Als ich wisse das Morgen der Erde enden wuerde, immernoch wurd ich mein Apfelbaum pflanzen.

Even if I knew the world would perish tomorrow, I would still plant my apple tree. - Martin Luther

"Factory work's easier on the back, and I don't mind it, understand, but a man becomes what he does. Got to watch that. That's why I keep at farmin' although the crops haven't ever throve. It's the doin' that's important." Madison Wheeler in Blue Highways by William Least Heat Moon

Friday, February 8, 2013

The Last of the Harvest

We're still doing pretty well with not buying groceries.  So far, no one is really feeling deprived.  We've bought a handful of items (mostly for celebrations - birthdays and the Super Bowl), but have managed to keep our grocery buying pretty slim.  Since December 20th  - for regular, every day meals, I've bought ketchup, vegetable bullion, barley, brown rice, ranch dressing and one quart of almond milk - but the Woodsman really bought the milk, so do you think it counts?
I'm still enjoying going through what we've got.  The small freezer is finally empty enough that I can open it without fear of being attacked by frozen containers of leftovers, and I've worked my way through all of the winter squash with the exception of one giant Hubbard and one butternut.   
Another positive of limiting my grocery purchases is that it forces me to use the food I raised.  Recently, I wanted to make baked beans, but I was out of bagged dried cranberry beans.   So, I had to shell out the dry beans that have been waiting near the fire since October.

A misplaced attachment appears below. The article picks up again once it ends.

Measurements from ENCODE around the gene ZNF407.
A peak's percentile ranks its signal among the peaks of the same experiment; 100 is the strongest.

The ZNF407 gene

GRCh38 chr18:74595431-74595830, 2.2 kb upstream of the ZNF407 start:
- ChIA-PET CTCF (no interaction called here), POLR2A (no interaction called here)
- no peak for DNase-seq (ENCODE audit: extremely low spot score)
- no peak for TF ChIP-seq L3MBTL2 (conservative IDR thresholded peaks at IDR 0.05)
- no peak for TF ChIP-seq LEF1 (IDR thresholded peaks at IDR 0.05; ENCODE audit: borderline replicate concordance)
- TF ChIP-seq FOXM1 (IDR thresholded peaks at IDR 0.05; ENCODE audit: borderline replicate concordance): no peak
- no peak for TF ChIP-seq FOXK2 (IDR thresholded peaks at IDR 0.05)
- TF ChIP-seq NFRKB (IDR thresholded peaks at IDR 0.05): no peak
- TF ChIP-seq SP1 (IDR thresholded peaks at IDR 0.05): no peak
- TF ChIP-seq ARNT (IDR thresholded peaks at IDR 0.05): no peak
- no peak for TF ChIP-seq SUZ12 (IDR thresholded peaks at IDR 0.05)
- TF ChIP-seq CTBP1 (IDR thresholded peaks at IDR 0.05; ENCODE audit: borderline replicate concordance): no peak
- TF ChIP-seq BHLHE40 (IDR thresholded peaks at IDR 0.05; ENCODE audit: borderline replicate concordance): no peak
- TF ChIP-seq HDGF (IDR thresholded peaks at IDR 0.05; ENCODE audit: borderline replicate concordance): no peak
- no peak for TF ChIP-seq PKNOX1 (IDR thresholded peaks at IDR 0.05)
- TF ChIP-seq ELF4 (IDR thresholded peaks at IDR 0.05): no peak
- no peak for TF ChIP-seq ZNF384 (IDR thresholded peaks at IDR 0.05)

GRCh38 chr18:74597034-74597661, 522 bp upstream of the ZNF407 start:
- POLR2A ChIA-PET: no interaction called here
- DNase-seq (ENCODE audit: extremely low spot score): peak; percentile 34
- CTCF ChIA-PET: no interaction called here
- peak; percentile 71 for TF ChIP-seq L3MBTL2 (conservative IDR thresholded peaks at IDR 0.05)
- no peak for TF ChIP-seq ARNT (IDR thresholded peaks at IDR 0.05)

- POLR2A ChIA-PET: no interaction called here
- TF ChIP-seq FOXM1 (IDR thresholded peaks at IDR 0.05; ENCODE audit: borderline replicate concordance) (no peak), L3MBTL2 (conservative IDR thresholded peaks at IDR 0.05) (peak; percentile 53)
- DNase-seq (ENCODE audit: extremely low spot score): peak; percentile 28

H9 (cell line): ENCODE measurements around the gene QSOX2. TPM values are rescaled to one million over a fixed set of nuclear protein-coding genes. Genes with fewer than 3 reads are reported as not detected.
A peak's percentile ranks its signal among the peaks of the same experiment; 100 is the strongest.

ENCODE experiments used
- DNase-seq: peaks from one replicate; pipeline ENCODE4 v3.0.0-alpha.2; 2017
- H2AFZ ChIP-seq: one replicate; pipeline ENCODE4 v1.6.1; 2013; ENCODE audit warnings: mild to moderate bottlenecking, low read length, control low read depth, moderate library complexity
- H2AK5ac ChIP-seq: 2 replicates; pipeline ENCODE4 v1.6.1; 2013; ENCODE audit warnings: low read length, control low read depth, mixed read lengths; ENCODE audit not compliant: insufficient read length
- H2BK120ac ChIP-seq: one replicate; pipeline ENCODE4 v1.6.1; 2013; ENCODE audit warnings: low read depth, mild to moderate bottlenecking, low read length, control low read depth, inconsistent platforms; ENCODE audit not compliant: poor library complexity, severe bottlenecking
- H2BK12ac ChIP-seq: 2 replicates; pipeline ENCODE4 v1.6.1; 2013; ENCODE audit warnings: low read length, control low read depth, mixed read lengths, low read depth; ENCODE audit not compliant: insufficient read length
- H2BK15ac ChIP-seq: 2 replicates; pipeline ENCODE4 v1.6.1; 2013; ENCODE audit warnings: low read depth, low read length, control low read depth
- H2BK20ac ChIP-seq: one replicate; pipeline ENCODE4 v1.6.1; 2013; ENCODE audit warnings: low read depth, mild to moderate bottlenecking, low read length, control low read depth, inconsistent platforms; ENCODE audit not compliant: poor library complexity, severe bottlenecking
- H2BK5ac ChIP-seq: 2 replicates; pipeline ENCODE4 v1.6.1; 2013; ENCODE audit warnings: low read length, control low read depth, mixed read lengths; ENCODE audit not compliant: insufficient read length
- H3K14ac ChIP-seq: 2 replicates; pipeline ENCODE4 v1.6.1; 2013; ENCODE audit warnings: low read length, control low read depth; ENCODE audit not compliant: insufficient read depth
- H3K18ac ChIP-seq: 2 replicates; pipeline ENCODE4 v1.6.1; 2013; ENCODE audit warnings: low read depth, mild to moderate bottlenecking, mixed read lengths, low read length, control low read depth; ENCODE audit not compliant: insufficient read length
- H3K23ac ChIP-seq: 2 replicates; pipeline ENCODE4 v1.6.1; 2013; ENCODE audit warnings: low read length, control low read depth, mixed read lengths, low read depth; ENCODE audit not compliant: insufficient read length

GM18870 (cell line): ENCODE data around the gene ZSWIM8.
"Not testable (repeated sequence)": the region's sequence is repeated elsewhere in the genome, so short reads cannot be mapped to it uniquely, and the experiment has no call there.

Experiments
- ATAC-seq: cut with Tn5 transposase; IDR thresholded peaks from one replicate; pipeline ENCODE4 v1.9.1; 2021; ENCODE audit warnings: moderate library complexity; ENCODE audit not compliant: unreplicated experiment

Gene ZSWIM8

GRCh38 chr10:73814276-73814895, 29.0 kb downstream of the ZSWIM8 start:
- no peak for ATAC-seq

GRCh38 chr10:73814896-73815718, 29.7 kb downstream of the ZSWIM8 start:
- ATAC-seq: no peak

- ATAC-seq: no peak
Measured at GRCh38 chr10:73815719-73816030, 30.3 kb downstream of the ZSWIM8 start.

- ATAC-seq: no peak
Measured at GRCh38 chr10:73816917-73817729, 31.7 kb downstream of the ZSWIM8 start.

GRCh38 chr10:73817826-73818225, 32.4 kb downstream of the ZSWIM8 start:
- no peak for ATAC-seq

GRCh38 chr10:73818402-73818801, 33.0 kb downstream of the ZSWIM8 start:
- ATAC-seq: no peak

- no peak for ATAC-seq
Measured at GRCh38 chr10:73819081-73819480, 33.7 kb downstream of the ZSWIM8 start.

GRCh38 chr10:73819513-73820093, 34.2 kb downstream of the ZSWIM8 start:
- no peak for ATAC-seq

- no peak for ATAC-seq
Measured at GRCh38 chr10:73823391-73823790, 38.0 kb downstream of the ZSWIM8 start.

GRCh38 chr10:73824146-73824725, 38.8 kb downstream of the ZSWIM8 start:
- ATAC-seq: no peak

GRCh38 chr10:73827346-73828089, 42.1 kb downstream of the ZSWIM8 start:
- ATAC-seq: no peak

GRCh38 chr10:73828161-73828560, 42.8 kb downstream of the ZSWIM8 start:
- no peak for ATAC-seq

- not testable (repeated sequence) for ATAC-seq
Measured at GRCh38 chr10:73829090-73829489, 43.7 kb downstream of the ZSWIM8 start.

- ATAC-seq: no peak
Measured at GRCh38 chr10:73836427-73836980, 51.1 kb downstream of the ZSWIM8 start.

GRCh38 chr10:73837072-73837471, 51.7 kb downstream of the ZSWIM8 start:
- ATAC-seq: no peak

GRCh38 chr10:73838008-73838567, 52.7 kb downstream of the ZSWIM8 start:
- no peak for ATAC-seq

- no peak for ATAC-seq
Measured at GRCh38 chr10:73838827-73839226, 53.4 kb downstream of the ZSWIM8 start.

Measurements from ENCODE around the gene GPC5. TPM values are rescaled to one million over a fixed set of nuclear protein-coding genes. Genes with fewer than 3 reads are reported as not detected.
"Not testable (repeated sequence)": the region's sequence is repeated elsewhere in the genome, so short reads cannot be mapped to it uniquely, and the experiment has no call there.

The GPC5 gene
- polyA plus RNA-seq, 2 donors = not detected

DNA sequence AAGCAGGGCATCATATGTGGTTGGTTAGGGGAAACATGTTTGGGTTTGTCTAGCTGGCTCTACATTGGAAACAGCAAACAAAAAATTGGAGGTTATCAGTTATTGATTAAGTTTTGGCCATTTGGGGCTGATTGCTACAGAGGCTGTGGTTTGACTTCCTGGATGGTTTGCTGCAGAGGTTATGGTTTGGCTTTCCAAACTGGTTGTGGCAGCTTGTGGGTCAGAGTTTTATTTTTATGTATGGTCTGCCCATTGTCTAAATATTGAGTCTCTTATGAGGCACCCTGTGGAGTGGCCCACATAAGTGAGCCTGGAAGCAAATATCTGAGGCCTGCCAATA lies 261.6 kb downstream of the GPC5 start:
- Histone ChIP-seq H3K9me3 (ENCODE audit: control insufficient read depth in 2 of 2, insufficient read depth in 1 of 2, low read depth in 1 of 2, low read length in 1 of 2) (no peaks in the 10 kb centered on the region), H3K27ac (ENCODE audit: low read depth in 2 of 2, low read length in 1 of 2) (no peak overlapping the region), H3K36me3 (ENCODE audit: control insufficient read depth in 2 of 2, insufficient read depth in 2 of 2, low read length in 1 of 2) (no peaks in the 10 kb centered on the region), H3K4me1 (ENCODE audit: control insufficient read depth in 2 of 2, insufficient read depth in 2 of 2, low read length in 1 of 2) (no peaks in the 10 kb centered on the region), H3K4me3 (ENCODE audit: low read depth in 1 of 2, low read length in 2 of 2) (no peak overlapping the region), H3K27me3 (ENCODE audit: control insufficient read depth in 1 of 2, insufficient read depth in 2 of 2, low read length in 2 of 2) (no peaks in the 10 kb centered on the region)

Boston Brown Bread, New England Baked Beans, Cabbage and Sweet Potato Coleslaw

New England Baked Beans

There are no real measurements for this recipe.  It's very much a dump and taste kind of affair.  I'm approximating here.
The night before soak several cups of dried beans (Jacob's Cattle or Vermont Cranberry work best here).  Then the next day add the soaked beans, a quart of tomatoes, mustard (a good squirt), maple syrup or molasses (about 1/2 c.), onions and garlic (to taste - can also use garlic and onion powder), a bit of ginger and a few cups of water.  It will be really soupy at this point - that's what you want.  Put it to bake in a covered deep dish casserole at a 325 oven.  It will need to bake for about 3 hours.  When the beans are tender, taste and adjust seasonings, then remove the lid and bake until the liquid has been absorbed.  Add salt and pepper to taste.

I'm also out of cornmeal, but I really wanted corn bread to go with my Chipolte beans.  So, I shucked the Bloody Butcher corn and buzzed it in the Vita Mix.  Within a few minutes I had gourmet, home grown corn meal.  Reading girl complained about the corn bread.  She wanted real corn bread (you know - the yellow kind).  I told her that this corn bread was about as real as it gets.

Bloody Butcher Dent Corn

Corn meal made in the Vita Mix

Grandpa's Skillet Cornbread (Not my grandpa mind you - I don't think either of them could even boil water) 

Add 2 T vegetable oil to a heavy duty cast iron skillet.  Turn the oven on to 425.  Put the skillet in the oven while it comes to temperature.  It will start to smoke (be careful not to let it get TOO hot). 

Mix together:
1 c. cornmeal
1 T baking powder
1 1/2 c. milk or water
1 c. flour (whole wheat works, but the corn bread is flatter)
1 t. salt
2 eggs

Pour this into the smoking skillet and bake for 18-20 minutes.  Serve with butter and honey.

This corn bread gets a crispy crust - much like pizza.  It's probably my favorite corn bread. 

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